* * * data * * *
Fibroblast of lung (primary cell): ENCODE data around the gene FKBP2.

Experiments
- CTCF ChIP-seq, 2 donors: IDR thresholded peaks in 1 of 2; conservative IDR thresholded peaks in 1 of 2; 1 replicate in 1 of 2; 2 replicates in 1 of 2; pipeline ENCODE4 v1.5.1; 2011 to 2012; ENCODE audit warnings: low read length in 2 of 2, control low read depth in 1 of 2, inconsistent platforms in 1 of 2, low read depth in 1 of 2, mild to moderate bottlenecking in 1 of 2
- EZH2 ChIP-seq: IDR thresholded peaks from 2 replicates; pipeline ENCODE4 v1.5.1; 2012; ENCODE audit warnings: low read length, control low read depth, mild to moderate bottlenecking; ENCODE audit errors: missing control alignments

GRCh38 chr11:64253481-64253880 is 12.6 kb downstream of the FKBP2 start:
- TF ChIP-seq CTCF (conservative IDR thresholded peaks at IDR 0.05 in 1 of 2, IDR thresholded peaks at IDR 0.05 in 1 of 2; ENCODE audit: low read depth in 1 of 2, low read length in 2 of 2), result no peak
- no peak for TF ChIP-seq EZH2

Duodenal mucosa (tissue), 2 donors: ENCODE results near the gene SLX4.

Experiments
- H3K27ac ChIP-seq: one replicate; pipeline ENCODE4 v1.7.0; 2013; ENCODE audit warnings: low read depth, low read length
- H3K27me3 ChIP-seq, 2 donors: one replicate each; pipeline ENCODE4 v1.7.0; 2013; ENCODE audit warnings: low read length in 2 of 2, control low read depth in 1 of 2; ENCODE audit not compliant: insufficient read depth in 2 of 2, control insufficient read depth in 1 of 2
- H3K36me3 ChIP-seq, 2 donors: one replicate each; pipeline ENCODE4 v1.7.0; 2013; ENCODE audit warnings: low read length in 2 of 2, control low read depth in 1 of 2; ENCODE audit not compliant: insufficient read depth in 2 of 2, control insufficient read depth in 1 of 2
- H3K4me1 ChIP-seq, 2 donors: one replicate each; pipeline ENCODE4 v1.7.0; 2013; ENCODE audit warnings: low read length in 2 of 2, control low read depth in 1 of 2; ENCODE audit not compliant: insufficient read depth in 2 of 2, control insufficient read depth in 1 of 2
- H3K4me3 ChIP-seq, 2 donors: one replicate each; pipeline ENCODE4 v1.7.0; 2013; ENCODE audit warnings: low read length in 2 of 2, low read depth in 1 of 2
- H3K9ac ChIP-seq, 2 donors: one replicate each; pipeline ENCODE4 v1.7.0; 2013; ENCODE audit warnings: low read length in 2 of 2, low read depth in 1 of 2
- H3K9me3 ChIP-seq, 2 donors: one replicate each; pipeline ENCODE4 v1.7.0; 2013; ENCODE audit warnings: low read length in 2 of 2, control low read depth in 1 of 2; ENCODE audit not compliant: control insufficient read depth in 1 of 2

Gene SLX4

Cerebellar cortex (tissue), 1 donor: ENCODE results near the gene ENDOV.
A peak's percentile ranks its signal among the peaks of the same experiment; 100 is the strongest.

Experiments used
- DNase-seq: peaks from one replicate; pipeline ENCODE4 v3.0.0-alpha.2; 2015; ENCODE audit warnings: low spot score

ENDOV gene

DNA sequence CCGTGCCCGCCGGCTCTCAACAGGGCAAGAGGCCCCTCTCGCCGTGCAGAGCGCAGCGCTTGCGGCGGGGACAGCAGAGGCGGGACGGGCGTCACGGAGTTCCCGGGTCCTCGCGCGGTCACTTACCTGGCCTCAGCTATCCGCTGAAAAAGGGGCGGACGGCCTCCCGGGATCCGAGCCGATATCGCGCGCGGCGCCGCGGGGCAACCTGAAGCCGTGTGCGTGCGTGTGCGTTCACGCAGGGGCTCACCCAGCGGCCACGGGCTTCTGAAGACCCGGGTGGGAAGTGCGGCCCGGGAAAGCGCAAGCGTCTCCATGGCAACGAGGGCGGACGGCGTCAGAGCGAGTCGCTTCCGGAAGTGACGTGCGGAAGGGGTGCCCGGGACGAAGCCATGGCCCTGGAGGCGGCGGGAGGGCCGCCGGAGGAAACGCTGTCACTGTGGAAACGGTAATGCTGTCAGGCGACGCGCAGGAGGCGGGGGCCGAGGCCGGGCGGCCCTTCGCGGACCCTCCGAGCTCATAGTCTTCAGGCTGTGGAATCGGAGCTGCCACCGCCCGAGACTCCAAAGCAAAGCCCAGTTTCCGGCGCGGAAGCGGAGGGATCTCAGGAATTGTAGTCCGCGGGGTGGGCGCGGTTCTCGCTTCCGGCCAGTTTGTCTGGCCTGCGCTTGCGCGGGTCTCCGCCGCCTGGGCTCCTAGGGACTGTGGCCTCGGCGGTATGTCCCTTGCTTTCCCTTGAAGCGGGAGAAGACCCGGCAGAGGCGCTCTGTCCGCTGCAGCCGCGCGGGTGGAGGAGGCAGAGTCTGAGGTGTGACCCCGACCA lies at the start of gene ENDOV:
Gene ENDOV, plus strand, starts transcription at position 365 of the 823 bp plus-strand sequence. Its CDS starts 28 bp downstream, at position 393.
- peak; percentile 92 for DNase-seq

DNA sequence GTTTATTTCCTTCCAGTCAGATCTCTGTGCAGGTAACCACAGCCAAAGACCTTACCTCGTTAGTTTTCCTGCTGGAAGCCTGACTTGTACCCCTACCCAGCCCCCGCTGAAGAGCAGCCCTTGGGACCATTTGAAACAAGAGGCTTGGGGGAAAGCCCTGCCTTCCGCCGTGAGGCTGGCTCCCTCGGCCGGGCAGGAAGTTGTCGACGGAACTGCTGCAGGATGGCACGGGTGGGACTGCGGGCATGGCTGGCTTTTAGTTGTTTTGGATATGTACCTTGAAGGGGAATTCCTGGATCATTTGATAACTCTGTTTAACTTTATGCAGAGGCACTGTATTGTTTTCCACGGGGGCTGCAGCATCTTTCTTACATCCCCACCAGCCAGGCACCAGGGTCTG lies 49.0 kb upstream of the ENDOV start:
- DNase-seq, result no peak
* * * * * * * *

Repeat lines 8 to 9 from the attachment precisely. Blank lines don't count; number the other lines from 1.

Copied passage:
Duodenal mucosa (tissue), 2 donors: ENCODE results near the gene SLX4.

Experiments